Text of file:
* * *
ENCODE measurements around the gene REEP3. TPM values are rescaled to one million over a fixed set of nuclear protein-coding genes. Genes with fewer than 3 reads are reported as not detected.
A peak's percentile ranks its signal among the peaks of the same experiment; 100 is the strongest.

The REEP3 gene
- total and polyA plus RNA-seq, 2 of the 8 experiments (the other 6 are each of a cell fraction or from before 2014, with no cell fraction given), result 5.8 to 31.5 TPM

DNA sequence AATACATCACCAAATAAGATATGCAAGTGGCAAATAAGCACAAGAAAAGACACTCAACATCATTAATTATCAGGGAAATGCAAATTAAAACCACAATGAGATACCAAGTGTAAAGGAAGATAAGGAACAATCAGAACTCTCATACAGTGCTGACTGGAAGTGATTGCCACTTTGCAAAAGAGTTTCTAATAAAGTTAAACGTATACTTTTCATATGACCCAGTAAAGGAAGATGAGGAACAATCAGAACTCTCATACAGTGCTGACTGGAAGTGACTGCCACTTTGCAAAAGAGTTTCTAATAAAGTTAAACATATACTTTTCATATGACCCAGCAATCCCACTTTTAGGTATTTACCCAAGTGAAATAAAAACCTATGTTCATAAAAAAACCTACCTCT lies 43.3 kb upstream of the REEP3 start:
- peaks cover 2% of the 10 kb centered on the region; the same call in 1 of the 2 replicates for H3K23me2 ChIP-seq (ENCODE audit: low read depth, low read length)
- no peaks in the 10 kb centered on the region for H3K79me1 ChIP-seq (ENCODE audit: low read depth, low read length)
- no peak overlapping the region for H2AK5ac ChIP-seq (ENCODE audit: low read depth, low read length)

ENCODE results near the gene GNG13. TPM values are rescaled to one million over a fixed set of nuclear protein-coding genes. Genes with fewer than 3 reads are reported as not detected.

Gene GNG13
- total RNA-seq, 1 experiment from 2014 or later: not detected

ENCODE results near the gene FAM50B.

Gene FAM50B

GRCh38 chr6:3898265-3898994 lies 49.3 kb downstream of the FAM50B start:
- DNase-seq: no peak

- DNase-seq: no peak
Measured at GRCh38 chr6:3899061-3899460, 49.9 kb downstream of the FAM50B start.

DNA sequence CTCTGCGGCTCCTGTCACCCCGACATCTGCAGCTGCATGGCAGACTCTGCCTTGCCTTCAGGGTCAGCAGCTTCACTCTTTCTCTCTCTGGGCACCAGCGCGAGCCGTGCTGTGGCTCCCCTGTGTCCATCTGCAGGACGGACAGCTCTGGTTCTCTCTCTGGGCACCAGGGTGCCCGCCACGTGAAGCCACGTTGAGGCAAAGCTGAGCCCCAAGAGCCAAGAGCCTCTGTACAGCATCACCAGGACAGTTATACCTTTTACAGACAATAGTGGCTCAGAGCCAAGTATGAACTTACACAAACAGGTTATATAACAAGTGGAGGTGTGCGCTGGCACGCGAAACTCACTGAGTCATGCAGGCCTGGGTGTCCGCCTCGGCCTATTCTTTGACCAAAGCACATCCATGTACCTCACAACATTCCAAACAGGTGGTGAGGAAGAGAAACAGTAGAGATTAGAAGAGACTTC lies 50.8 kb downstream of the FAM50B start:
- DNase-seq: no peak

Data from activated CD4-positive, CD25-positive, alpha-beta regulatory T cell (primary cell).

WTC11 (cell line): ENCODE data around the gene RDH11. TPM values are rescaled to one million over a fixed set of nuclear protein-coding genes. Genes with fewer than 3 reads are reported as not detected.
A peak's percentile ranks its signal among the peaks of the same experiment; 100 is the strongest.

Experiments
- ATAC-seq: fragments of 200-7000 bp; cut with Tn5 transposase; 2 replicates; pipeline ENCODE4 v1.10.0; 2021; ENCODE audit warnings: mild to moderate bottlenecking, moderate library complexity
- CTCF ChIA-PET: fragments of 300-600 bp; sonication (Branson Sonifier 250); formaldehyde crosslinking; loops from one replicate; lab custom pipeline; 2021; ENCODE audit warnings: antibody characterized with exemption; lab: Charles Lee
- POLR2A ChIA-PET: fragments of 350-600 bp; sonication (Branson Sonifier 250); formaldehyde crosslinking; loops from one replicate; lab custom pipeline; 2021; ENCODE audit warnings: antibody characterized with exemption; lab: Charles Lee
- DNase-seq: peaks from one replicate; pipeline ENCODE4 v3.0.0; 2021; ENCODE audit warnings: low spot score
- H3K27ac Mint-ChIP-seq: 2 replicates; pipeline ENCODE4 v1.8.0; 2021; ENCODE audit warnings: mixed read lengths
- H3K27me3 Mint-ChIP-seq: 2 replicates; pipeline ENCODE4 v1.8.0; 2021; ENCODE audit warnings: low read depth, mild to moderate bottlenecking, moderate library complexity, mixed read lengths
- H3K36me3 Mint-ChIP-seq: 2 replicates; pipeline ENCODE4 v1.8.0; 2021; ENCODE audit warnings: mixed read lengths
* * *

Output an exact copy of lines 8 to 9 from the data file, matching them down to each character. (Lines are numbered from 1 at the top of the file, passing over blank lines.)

- no peak overlapping the region for H2AK5ac ChIP-seq (ENCODE audit: low read depth, low read length)

ENCODE results near the gene GNG13. TPM values are rescaled to one million over a fixed set of nuclear protein-coding genes. Genes with fewer than 3 reads are reported as not detected.